Devo is crossing trails cut by a disparate bunch: Tommy James and the Shondells, the Trashmen (surely you remember “Surfin’ Bird”; Devo certainly does), English punk bands (the guitar hook of Devo’s “Sloppy [I Saw My Baby Gettin'” is a perfect cop from the Buzzcocks’ seminal “Boredom”) and Germany’s Kraftwerk. But the combination of Old World jadedness and New World irrepressibility sounds completely new in Devo’s hands–and the confused, magnificently pissed-off tone of the lead singer’s voice could only be American. Best of all, despite its manic doom-saying, Q: Are We Not Men? A: We are Devo! betrays not a hint of smugness. Buy it today and be the first on your block to be asked to turn it down.
Over the last months, Gusto Records of Nashville has put out a remarkable series of reissues consisting of fifties rhythm & blues that originally appeared on the King and Federal labels of Cincinnati. There are albums by Hank Ballard and the Midnighters, Ray Charles, Jackie Wilson, the Five Royales, the Five Keys and others, but the most entrancing is The Dominoes Featuring Clyde McPhatter (King). The Dominoes were one of the founding black vocal groups, best known for their widely banned “Sixty Minute Man”; McPhatter, who later went on to form the Drifters, joined the Dominoes as lead tenor in 1950. He was seventeen.
McPhatter died in obscurity in 1972; on these first recordings, he sings like an angel. His voice sweeps, moans, caresses melodies no one ever detected in the songs he made over. As Bill Millar writes in his book The Drifters, “It was difficult to believe some of the standards he recorded had an existence independent of him.” All at once, McPhatter went back to the terrifying gospel of Blind Willie Johnson, and forward to the eroticism of Elvis Presley, whose debt to McPhatter was explicit–but what was at stake in this teenager’s music was less a range of styles than an extraordinary range of feeling. The very first word of “Don’t Leave Me This Way” is broken into four, perhaps five, long, lingering syllables: Each one, in its way, becomes a different statement about loss, uncertainty, despair or desire. “Deep Sea Blues” is truly sung from the bottom; “When the Swallows Come Back to Capistrano” is a quiet, calming, almost unbearably lovely rendition of the end of the world.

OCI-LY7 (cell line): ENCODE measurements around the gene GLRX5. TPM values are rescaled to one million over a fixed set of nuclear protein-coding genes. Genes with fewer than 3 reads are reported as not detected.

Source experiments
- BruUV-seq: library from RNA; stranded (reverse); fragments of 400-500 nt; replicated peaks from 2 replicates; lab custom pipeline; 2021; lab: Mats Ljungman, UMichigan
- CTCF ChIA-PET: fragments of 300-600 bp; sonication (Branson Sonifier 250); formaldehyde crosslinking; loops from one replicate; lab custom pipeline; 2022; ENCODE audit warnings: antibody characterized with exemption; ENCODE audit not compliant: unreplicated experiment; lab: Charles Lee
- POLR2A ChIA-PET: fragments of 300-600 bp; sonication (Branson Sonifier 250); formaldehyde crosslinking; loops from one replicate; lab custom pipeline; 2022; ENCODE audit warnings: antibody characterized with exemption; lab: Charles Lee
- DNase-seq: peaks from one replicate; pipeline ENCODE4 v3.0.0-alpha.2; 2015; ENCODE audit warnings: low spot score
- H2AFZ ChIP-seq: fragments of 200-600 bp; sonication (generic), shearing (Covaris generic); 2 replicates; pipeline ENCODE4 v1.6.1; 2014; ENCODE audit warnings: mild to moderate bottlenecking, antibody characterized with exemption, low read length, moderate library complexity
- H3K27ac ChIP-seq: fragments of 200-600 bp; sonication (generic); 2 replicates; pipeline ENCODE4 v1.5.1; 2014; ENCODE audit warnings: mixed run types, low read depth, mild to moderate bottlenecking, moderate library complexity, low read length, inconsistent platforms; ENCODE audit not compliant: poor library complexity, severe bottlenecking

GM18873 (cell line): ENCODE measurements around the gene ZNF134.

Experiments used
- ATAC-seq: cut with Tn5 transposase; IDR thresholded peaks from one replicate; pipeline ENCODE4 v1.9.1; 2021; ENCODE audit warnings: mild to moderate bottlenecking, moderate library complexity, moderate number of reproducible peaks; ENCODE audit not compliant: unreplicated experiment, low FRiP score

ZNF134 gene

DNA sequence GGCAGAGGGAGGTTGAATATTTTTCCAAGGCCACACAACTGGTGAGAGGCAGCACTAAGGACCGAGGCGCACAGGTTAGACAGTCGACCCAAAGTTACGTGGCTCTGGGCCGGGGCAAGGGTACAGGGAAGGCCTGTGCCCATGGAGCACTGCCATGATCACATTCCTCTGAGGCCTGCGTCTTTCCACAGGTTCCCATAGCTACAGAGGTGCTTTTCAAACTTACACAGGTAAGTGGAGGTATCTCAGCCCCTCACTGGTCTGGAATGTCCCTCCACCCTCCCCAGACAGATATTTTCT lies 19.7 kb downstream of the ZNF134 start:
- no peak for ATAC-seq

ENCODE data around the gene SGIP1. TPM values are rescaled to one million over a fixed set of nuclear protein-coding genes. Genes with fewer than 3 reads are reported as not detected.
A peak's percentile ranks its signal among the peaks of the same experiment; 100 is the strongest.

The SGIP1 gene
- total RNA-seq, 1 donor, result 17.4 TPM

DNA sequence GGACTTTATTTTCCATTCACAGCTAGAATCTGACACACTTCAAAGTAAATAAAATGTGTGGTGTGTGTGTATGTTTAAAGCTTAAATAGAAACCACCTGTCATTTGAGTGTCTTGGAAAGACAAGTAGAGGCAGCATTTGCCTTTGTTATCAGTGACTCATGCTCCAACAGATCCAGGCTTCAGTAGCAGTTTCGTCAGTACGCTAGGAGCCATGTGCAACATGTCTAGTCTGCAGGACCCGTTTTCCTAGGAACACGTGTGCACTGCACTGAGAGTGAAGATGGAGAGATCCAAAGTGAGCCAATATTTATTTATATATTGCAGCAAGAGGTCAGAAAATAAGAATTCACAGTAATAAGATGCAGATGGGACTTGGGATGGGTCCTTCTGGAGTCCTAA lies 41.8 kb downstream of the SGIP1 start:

The delicate beauty of such music–which is only hinted at in later masterpieces like the Penguins’ “Earth Angel” or the Five Satins’ “In the Still of the Night”–was something the black vocal groups unfortunately lost very quickly once rock ‘n’ roll arrived to spark the pace of the fifties; the commitment to emotional nuance could not adjust to a hard beat, and it would be years before singers like Sam Cooke came along to solve the problem. More than a quarter century after its time, the old sound cuts through the air like a visitation from another world.
Real Life Rock Top Ten
- Jimmy Cliff, Give Thanks (Warner Bros.)
- Sammy Hagar, “I’ve Done Everything for You,” from All Night Long (Capitol)
- The Cars (Elektra)
- The Clash, “(White Man) in Hammersmith Palais” (CBS import)
- The Five Keys (King)
- Bryan Ferry, The Bride Stripped Bare (Atlantic)
- Buzzcocks, Another Music in a Different Kitchen (UA import)
- The Steve Gibbons Band, “No Spitting on the Bus,” from Down in the Bunker (Polydor)
- Denise La Salle, Under the Influence (ABC)
- Linda Ronstadt, “Mohammed’s Radio,” from Living in the U.S.A. (Asylum)
New West, October 23, 1978